In considering the table below it is worth noting that the term abuse for the purposes of the NIRB encompasses physical, sexual and emotional abuse along with neglect and maltreatment. The definition of abuse also includes witnessing the abuse of other children and the experience of harsh environment within an institution, as well as being sent to Australia under the programme commonly known as the Child Migrant Programme. The term also includes maltreatment which comprises ‘unacceptable practices’ referred to in the Hart Report such as unpaid labour and the unacceptably punitive treatment of enuresis and neglect which extends to including a failure to provide access to appropriate education.


Bands Examples Sequelae (Consequences)
Band 1


Section 12(2)(a) application only – lower end examples of neglect / maltreatment and emotional abuse

A harsh environment may include examples such as;

Unacceptable practices at bath time (use of `Jeyes’ fluid);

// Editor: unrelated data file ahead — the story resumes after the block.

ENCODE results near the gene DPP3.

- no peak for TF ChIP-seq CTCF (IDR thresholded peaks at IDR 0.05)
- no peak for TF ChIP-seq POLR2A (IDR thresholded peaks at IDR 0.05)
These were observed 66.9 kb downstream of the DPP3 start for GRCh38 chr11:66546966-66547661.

Unacceptably punitive approach to enuresis (bedwetting);

Excessive level of physical chores;

Name-calling / derogatory remarks by staff;

Concealing evidence of siblings / parental communications / gifts;

Issues in relation to quality of food / clothing provided;

Not celebrating birthdays;

Poor care when ill;

Other matters contributing to a harsh / bleak / loveless -environment

In terms of sequelae (consequences), general speaking the examples of neglect / maltreatment / emotional abuse falling under this category are likely to have left the victim/survivor with unpleasant and enduring memories of his/her time in care but will not have caused either physical or psychological disorder which required a medical intervention at the time.


In the longer term, their experiences may not have required medical intervention beyond general counselling or seeking support from friends / family.

Band 2

£10,000 to £30,000

Section 12(2)(a)&(b) application including more serious & protracted examples of maltreatment, neglect and emotional abuse and less serious physical /sexual abuse, for example

Over-reliance on corporal punishment / corporal punishment which was excessive / general rough-handling which was tantamount to a lower end physical assault;